Members of the Bowland Mountain Rescue Team came down to visit the group to chat, answer questions, go through some exercises of how they assist a stranded or injured person on the mountains or in rough terrain, and how they also work in liaison with the coastguard, police, fire and rescue service and the ambulance.
The team are all voluntary members, and provide an essential service in keeping us safe. They rely on the generosity of the public for fundraising, to keep their 4 x 4 vehicle on the road, and loads of essential equipment that has to be kept in tip-top condition.
The group then went outside to see the Land Rover and all its equipment.
In another event, over 30 youngsters aged from six years upward, accompanied by their parents or guardians, visited Tarnside Community Centre, off Langdale Road, Mereside, where the 53rd Blackpool Scout Group is based.
They got a taste of what Scouting can deliver through exciting challenges, adventures, and by learning new skills.
Andy Marsden, West Lancashire Scouts’ County Development Officer, set up the evening by initially going into Mereside Primary School, to discuss with the headteacher the possibility of pupils from the school attending the evening, and then spoke at their assembly.
Supported by Members of the Blackpool District Scout Council, ‘Taster Tables’ were set up, with such tasks as showing the youngsters how to tie a knot and cooking a marsh mellow over a tea light. On another table for the youngsters to make towers out of cocktails sticks, with marshmallow/midget gems, and also an arts table, outside on a chilly night their was a taste of tent life, and a bit of pioneering.
A video followed and how the Scouting Movement supported the children and how parents could help.
Transforming a load of junk into models to impress
Everyone in the Scouting movement is encouraged to help in any way to recycle their household rubbish, from plastic cartons, cereal boxes, plastic cups, toilet or kitchen rolls, cling film, foil, etc.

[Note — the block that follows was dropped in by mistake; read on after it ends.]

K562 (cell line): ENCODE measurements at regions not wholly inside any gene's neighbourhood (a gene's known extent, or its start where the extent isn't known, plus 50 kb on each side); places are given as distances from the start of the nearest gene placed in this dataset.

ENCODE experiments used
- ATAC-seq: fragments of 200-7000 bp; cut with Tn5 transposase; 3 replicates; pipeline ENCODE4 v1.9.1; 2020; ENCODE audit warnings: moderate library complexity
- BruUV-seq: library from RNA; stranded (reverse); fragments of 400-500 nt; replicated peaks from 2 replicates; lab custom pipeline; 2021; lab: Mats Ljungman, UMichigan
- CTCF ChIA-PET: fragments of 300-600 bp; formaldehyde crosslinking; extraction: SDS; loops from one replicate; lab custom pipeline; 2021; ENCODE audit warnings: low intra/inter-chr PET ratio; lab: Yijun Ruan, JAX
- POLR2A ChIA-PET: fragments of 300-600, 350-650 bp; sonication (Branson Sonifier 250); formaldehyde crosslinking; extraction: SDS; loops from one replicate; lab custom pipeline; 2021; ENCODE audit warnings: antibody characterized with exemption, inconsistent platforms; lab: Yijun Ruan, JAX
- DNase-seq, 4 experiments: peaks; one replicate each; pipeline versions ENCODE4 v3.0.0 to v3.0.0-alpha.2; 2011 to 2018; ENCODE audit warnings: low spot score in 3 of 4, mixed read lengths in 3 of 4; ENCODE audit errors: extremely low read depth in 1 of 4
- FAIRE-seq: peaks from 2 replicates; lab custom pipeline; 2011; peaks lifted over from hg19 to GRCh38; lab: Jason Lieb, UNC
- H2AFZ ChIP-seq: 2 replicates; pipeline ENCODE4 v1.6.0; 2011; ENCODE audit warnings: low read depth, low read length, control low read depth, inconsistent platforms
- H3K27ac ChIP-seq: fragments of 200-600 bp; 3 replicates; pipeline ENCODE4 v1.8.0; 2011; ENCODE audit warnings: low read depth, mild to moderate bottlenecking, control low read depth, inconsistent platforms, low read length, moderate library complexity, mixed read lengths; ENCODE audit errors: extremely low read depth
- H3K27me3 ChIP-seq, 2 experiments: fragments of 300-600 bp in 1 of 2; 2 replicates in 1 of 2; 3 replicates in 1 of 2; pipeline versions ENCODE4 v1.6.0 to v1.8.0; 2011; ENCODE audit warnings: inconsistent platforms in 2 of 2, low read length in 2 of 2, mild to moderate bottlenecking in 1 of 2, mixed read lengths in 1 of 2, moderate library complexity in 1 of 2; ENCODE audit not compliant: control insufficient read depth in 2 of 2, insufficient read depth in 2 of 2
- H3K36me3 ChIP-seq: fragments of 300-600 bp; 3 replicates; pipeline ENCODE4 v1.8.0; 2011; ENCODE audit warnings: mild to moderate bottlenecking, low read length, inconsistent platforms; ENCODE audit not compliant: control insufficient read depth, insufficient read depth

One of the ways to get the message across is to have an informative chat with the young people discussing how to get rid of waste, and recycle it, but also have a fun evening and make very creative and skilful models.
Some of us may remember the little boy in the advert for Fairy Liquid, waiting for his parents to finish that last from the plastic container, and the sheer delight on his face when the empty bottle was given to him and he made it in to a rocket, and, excitement of him running around his home playing a spaceman with his new home made toy.
The Chief Scout World Challenge Awards encourages all the ages within our section to take a responsible look as to how we can achieve such results.
This challenge is one of Seven challenges to gain the prestigious ‘Chief Scout award’ and can take up to between two years and four years, depending on the section the young person is in.
The World Award consists of various activities including taking part in an act of worship, reflection, or celebration, create a community map, know where the doctors, hospital, police, fire services are, talk about a time when they did their best, take part in an environmental activity, plus many more.
Last Friday evening the Beavers and Cubs of the 24th Blackpool Scout Group, based at Holy Cross Parish Centre, Central Drive, had a great evening of fun, imagination, and creativity in making junk models to impress their friends, and families, from rocket launching pads, to space craft, to towers, to shops you name it they did it.